Vogue and Vice are gingerly moving ahead with their editorial partnership, even after Vice’s sexual harassment saga has been blown open. The Condé Nast publication finds itself in an awkward spot with its editorial collaboration with Vice, now the subject of one of media’s biggest sexual harassment stories.
I wonder what’s gonna happen to Vogue’s collaboration with Vice? I mean never forget — when Anna was chummy chum chums with Harvey and now she ditched him and don’t forget Bruce and Mario and now Vice…. https://t.co/3rI824SPkL
— bryanboy (@bryanboy) November 23, 2017
The partnership, announced in October, was tentatively named Project Vs. A dedicated team of editors from both companies was to oversee content including photos, videos and articles that would run on a new site over a 100-day period and be promoted by both companies. Condé Nast was leading the ad sales effort, working with Vice. It was supposed to launch early this year.
But then, just before Christmas, The New York Times published an exposé on Vice’s history of bad behavior toward women, which led to the suspension of top executives. Vice has also been hit with a lawsuit alleging pay discrimination against women.
Condé Nast, meanwhile, was confronting its own awkward associations. It ended its longtime relationship with fashion photographer Terry Richardson after allegations of sexual misconduct emerged against him. Condé Nast also ended relationships with star photographers Bruce Weber and Mario Testino after allegations surfaced that they harassed male models, and it created new guidelines to protect models.
Project Vs is set to launch at the end of February, Digiday has learned. The project has an advertising sponsor, although its name hasn’t been announced. One concept being worked on for launch week is a short doc called “Model Citizens” about young models from abroad who are trying to break into fashion but whose futures are now in peril due to legal and immigration changes.
Vogue provided a statement that read: “Vogue feels optimistic about Vice’s significant commitments to a respectful, inclusive and equal workplace and are encouraged by the collaborative efforts their editorial team has shown during the past several months. We look forward to sharing the content we’ve created together in the coming weeks.”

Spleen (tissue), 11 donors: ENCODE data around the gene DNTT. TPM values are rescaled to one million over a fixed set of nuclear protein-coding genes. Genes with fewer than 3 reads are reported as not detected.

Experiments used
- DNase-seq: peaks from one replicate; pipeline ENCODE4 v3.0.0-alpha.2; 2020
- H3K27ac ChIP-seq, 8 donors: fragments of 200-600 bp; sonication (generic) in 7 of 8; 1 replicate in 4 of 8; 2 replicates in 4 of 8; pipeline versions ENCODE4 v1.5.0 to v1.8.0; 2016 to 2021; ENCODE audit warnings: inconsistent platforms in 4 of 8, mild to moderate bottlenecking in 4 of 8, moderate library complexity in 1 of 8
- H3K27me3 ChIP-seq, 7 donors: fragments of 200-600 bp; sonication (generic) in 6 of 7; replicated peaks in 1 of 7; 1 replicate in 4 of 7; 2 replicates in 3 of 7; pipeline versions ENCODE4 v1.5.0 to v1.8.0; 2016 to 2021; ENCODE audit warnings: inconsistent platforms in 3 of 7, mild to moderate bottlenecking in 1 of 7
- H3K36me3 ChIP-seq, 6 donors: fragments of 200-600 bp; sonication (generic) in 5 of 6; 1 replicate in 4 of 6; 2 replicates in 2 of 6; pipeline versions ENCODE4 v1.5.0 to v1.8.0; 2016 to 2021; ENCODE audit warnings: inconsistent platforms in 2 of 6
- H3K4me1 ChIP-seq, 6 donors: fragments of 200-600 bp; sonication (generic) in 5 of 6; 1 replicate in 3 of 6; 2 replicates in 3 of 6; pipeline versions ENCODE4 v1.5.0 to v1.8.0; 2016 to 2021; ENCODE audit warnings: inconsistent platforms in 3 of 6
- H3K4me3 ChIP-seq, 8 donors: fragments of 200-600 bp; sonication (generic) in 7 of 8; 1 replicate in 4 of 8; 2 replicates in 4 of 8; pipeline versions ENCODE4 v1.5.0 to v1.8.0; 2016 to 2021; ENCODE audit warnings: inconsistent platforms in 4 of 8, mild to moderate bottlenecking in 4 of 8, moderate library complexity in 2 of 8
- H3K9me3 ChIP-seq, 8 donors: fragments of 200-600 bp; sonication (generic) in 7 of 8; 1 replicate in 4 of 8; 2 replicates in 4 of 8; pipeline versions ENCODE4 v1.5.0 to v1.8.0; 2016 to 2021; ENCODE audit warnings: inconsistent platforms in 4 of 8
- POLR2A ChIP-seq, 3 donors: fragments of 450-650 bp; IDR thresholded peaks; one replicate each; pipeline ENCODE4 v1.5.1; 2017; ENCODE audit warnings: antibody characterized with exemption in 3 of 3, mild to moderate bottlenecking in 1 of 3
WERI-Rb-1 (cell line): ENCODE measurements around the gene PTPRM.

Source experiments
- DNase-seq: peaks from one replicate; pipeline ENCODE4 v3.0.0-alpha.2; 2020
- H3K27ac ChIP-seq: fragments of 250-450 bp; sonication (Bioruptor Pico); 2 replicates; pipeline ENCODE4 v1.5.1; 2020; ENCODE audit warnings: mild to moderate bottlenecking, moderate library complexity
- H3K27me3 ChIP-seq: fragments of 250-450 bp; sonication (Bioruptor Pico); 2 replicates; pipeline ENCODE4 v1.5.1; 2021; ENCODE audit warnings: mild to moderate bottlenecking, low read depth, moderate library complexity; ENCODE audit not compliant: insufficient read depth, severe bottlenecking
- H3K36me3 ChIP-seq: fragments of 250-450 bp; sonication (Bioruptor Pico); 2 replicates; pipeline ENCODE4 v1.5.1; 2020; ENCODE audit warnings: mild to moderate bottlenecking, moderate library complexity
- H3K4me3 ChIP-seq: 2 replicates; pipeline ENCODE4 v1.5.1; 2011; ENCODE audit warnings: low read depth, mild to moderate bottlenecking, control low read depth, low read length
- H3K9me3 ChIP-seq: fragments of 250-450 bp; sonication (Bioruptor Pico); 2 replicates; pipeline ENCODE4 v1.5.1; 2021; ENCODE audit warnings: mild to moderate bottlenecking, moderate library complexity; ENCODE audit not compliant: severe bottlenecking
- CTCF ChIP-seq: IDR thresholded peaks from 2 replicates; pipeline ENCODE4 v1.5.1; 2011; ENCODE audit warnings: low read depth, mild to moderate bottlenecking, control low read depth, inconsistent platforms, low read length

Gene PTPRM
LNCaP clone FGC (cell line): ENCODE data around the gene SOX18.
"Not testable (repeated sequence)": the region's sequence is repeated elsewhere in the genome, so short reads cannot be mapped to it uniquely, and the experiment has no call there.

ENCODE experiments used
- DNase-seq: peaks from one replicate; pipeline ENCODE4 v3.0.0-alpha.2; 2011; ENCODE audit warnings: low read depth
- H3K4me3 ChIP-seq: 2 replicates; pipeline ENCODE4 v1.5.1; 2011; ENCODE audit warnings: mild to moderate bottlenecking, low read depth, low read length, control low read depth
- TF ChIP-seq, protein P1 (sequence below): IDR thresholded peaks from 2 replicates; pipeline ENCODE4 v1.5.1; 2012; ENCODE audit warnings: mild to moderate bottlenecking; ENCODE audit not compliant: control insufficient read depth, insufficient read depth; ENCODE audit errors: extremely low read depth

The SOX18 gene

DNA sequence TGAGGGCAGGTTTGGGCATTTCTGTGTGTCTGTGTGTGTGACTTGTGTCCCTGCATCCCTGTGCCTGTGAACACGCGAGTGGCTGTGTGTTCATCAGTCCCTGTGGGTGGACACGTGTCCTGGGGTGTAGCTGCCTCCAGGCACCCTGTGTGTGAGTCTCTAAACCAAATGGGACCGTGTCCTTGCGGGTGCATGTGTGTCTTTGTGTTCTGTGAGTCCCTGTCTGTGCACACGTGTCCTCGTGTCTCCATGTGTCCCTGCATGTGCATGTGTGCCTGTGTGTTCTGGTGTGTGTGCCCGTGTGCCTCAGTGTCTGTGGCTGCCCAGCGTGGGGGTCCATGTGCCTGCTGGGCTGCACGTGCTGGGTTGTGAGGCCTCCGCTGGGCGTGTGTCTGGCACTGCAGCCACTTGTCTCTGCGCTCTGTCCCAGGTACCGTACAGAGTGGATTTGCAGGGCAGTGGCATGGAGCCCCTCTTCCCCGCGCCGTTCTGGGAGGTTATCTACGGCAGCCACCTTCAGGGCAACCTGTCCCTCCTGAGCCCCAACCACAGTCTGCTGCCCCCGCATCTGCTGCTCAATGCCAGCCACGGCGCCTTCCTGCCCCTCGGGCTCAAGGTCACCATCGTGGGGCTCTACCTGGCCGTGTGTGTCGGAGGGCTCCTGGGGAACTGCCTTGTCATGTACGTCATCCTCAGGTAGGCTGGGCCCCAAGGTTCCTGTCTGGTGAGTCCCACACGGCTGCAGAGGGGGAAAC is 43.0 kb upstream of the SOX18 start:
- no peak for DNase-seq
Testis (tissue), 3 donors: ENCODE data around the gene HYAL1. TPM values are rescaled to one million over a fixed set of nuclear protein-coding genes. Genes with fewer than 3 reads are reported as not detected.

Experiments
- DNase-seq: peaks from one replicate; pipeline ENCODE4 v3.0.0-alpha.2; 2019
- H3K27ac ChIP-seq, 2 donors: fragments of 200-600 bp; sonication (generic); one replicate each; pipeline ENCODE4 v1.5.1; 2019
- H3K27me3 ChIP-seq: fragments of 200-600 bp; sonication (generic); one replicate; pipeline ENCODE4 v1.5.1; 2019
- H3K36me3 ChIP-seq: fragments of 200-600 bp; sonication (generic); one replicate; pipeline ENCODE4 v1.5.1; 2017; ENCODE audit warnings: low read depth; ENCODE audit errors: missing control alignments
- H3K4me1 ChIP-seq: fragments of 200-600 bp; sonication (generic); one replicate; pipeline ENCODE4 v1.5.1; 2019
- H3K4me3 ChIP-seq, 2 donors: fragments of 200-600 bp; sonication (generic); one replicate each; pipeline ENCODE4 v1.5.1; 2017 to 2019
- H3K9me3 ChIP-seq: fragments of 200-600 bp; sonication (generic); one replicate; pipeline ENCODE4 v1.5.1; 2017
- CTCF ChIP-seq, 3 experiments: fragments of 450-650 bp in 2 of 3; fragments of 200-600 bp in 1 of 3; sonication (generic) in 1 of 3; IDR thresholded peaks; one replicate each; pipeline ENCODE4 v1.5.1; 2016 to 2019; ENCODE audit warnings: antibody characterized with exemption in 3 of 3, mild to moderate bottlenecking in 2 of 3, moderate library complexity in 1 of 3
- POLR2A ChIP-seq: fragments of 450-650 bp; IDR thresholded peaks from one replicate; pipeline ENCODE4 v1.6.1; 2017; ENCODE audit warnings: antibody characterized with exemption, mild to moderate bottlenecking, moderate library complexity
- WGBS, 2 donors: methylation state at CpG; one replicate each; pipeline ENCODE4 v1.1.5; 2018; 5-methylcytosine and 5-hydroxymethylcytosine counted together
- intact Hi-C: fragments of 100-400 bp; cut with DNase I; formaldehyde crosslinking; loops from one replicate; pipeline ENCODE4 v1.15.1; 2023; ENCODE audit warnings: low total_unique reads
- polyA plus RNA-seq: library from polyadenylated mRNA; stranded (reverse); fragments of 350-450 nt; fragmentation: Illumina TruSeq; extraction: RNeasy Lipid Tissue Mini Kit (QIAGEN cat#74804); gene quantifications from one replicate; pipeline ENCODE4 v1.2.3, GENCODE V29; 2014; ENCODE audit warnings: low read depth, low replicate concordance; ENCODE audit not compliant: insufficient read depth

Vice also issued a statement: “This is a unique opportunity where Vice and Vogue are coming together under the shared mission of offering our audiences a new platform to consume genre-bending content — from short films and multimedia collages to photo stories and essays featuring today’s leading talent.”
This research report is available exclusively to Digiday+ members. Join now for access.
Lots of media companies have sought to partner with Vice, resulting in content partnerships including HBO in 2015, the Guardian in 2016 and Airbnb in 2017. News that the legacy fashion glossy and edgy news startup would team up initially caused surprise because of the contrast between the two brands. But in light of #MeToo, the partnership drew special attention because Vogue, like other women’s magazines, is reckoning with the subject of sexual harassment by its own editorial staffers.
Is vogue sure they want to keep working with vice? https://t.co/Kji3vQCyOP
— Modupe Oloruntoba (@DrivingMsDupsie) January 11, 2018
Vice has committed to a series of reforms, including a pay-parity audit, gender balance in staffing and a board to ensure workplace diversity, pledges that Vogue will no doubt watch closely to make sure it follows through.